Much like someone who tidies up his or her property before putting it on the market, Fairfax County is making an effort to improve the curb appeal in five designated community revitalization districts, or CRDs. These mature commercial areas – Annandale, Bailey’s Crossroads/Seven Corners, McLean, Richmond Highway Corridor, and Springfield – are located in densely populated areas, are accessible by public transportation, and are ripe for reinvestment and redevelopment. To attract projects that will inject aging CRDs with new economic vitality, an increased level of streetscape maintenance is needed – and expected.
Along with conveniently located options for shopping, dining, and other services, residents desire streetscapes that are green and inviting, with colorful flowers and blooming shrubbery bursting from mulched beds, and tall shade trees. They want ornamental lighting and decorative pavers that add ambience and character, and they want clean streets and sidewalks that are free of weeds and trip hazards.
To meet high expectations from the community, in 2017 the Fairfax County Board of Supervisors approved an increase in responsibility for the Department of Public Works and Environmental Service’s existing CRD maintenance program. Two full-time positions were established in 2018 to develop the program, with a focus on appearance, functionality, and public safety.
The Board of Supervisors adopted an infrastructure reinvestment strategy that dedicates a portion of carryover funds over five years to support prioritized critical infrastructure replacement and upgrades. The one-time injection of $1.3M to kick-start several major reinvestment projects has been beneficial; however, an annual reinvestment program is required. The CRD program currently receives $900,000 annually to cover the two salaries, routine maintenance, and expanded services, such as street sweeping and the inclusion of selected high-priority Virginia Department of Transportation right-of-ways. The addition of areas previously maintained by VDOT has grown the CRD program’s responsibility from approximately 800,000 square feet to 4.1 million square feet – a 414 percent increase!
The first thing the two program managers did was hire a consultant to inventory and assess all the features located inside the CRDs. The study took six months and has identified 28,000 features, including benches, bike racks, trees and bushes, bus shelters, bus stop signs, curb ramps, street and traffic signs, streetlights, trash cans, utility poles, handrails, fences, retaining walls, sidewalks, crosswalks, planting beds, tree grates, hardscape, and brick pavers. The CRD program is responsible for slightly more than half of the features, with the other half maintained by utilities or the private sector; however, full funding is necessary to meet this level of service.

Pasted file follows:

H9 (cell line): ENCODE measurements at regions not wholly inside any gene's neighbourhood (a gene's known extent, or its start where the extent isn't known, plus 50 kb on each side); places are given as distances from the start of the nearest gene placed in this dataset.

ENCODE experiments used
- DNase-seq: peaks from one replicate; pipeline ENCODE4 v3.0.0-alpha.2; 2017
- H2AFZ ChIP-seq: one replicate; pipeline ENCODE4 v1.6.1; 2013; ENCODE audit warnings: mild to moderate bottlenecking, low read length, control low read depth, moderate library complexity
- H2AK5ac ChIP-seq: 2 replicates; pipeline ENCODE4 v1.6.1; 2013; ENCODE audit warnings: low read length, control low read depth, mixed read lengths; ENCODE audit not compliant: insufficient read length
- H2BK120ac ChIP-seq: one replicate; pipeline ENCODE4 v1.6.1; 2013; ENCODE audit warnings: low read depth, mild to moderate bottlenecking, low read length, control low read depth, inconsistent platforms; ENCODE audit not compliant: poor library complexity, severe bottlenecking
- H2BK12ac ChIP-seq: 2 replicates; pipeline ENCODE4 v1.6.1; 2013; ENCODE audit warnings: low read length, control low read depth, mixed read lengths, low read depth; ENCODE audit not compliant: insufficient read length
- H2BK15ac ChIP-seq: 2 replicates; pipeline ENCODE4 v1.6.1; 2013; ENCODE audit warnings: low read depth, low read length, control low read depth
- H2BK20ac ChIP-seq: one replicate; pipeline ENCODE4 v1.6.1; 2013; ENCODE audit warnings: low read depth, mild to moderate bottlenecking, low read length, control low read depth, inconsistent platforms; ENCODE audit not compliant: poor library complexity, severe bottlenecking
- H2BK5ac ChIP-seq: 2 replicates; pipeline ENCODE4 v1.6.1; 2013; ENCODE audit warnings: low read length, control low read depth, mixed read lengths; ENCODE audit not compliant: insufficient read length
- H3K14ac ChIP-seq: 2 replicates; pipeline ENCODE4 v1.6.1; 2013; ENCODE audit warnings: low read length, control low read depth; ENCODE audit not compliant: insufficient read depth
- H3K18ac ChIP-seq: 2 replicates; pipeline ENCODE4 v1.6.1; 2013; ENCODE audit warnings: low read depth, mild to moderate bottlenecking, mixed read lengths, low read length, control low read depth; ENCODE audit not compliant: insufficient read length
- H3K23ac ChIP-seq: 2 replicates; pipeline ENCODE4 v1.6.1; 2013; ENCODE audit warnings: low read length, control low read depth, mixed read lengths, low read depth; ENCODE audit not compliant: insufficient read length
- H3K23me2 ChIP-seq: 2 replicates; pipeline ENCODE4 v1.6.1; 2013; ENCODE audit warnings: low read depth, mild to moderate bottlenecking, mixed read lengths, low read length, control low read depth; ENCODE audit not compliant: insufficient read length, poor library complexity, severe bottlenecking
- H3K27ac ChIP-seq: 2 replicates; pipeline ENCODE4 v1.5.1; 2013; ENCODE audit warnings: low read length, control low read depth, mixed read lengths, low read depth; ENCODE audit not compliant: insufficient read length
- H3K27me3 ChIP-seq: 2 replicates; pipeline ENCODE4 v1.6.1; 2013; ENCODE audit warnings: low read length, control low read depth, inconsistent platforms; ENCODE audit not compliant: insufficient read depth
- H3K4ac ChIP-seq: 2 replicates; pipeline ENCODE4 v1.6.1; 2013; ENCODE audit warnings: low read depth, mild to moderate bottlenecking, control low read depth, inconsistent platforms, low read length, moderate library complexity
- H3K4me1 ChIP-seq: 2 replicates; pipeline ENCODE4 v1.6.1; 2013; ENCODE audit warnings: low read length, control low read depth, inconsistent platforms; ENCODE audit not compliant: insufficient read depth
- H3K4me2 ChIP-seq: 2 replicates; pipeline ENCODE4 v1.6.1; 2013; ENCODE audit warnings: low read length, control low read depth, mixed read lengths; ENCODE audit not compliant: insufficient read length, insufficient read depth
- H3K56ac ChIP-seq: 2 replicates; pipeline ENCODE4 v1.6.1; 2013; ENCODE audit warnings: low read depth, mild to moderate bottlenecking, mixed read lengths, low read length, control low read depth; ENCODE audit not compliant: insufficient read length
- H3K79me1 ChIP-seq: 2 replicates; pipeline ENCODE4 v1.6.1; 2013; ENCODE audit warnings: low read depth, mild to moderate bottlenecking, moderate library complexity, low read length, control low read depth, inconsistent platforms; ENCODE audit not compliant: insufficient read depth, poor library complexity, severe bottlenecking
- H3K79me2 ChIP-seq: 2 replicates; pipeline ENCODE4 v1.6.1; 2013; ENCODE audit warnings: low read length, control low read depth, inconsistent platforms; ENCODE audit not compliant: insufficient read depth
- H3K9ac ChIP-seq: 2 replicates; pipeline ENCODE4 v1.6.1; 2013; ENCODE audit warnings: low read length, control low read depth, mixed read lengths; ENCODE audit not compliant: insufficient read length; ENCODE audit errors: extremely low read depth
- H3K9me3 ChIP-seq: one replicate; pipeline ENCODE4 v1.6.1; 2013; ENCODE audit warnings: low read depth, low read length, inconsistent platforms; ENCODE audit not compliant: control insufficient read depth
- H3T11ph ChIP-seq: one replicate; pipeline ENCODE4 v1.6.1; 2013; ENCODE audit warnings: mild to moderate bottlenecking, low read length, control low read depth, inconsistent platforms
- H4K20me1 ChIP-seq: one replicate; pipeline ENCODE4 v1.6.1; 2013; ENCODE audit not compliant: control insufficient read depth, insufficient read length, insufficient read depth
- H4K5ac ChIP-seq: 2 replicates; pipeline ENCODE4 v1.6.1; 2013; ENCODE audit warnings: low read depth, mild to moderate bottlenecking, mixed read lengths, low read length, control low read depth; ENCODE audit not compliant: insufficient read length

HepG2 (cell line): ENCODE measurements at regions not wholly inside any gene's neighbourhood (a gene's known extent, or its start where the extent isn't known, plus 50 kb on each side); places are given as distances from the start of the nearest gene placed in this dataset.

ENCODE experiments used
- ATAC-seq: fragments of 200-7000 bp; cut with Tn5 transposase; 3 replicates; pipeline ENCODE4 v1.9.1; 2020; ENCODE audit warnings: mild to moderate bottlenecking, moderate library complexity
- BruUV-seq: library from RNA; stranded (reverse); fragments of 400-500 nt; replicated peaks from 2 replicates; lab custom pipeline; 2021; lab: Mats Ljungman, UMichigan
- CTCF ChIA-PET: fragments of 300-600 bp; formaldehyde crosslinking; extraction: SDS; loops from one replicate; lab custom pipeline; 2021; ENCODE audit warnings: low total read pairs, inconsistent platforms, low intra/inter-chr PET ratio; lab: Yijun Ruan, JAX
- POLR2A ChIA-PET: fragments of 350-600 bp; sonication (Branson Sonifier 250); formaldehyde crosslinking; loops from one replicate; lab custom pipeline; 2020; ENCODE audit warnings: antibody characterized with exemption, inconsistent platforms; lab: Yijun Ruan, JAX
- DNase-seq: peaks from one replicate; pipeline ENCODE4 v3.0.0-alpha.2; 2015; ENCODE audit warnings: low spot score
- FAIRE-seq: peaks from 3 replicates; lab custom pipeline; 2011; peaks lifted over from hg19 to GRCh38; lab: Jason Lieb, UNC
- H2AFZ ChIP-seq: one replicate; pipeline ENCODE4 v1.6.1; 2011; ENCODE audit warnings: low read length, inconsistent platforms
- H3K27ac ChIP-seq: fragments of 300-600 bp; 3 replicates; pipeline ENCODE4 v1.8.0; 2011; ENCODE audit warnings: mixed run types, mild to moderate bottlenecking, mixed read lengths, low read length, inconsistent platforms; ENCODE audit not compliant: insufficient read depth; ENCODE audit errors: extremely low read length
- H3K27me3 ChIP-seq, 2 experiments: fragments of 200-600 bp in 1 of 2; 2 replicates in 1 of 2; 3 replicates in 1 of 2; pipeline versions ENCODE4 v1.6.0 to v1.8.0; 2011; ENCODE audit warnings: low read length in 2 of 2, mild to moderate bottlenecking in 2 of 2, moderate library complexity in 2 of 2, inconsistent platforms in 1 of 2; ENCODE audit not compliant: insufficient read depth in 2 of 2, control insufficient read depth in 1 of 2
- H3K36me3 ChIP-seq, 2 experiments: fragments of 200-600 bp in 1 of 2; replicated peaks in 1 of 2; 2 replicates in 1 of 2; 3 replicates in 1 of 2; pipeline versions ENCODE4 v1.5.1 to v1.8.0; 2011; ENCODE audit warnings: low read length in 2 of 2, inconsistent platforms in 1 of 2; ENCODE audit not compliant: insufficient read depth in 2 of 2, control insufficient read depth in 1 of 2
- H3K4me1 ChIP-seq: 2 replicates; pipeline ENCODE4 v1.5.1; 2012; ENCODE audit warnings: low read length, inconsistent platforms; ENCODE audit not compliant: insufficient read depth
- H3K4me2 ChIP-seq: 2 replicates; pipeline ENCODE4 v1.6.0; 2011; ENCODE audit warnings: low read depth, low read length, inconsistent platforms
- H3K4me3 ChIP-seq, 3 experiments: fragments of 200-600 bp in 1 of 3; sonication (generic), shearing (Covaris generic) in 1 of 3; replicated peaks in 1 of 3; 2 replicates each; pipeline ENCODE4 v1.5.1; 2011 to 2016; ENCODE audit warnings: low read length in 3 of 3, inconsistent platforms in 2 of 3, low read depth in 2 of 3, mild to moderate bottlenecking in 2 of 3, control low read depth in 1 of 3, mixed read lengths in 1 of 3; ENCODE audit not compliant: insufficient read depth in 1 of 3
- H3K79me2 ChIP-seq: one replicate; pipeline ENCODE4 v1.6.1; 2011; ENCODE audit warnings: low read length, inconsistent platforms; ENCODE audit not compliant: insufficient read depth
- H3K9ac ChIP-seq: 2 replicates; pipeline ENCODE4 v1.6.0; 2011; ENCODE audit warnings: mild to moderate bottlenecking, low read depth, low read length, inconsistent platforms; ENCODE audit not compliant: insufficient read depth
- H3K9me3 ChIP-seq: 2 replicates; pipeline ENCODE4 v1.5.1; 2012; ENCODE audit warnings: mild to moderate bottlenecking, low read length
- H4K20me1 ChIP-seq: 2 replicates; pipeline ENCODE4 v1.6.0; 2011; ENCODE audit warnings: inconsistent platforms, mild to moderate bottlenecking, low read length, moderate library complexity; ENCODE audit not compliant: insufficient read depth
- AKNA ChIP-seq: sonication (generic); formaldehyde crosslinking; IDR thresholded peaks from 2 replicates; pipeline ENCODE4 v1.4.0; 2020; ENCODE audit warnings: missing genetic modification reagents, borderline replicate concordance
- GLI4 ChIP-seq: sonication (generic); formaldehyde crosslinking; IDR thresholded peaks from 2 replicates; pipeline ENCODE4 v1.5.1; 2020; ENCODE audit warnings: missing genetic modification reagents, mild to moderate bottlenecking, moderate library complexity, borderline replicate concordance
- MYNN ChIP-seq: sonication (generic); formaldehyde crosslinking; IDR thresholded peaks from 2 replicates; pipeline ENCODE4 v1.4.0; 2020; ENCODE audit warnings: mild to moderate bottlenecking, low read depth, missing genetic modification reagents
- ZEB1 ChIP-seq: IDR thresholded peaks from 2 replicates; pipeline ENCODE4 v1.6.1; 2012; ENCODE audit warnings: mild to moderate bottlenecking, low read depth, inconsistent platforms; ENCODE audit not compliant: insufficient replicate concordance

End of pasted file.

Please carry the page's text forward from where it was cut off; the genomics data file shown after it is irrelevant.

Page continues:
The inventory and condition assessment provided the program managers with data to create tools that make locating maintenance needs and responding to complaints easier. “Our program was expanded to maintain more things, so we need to know what’s out there, who maintains it, and what’s the condition,” said P.J. Tierno, one of the two program managers. “One of our challenges is to get through this data and mine out projects to move forward.”
The program’s success is already evident in the CRDs. Approximately 5,000 trip hazards will be removed by July. Nearly six and a half tons of debris was collected during the first cycle of sidewalk sweeping, which improves aesthetics, reduces the need to remove vegetation, and prevents dirt and debris from entering the storm drains. Some curbs and gutters have been repaired, a crosswalk has been restriped, and missing or damaged bus shelter panels have been replaced. A pedestrian bridge that was being used as a toilet was cleaned up, and plans are underway to alter the space to discourage this activity in the future, and by July, an eroding hillside will be repaired and protected with 52 feet of new handrail. The program is also helping identify streetlight outages during monthly inspections within CRDs.
Landscaping accounts for 95 percent of the maintenance in CRDs. This includes mowing, edging, mulching, and replacing trees and shrubbery. “Streetscapes aren’t the best environment for things to grow. You have salt, sand, debris, and people, whether walking or driving, which takes a toll,” said Tierno.
Replacing vegetation is particularly challenging. The availability of ornamental trees and shrubs varies from year to year among vendors, and often the ornamental varieties are not appropriate for Northern Virginia’s climate or the conditions found in streetscapes. “The reality is, we struggle a lot with trying to replace plant species with ones that survive better, or are just more available,” said Chris Mueller, program manager. “Climate, salt, and pedestrians wipe out whatever gets planted.” It can be difficult to convince community members and elected officials to settle on plants that are easier to maintain and replace, but the program managers are trying. “We’ve been working to create palettes that are more sustainable, as well as more consistent across CRDs,” said Mueller.
Brick pavers are another challenging feature to maintain. They become uprooted when planted near trees and can sink if there are drainage problems. This creates trip hazards for pedestrians. Many pavers in CRDs are 15 to 20 years old and need resealing. Dyeing or painting pavers brings back their original color and characteristics.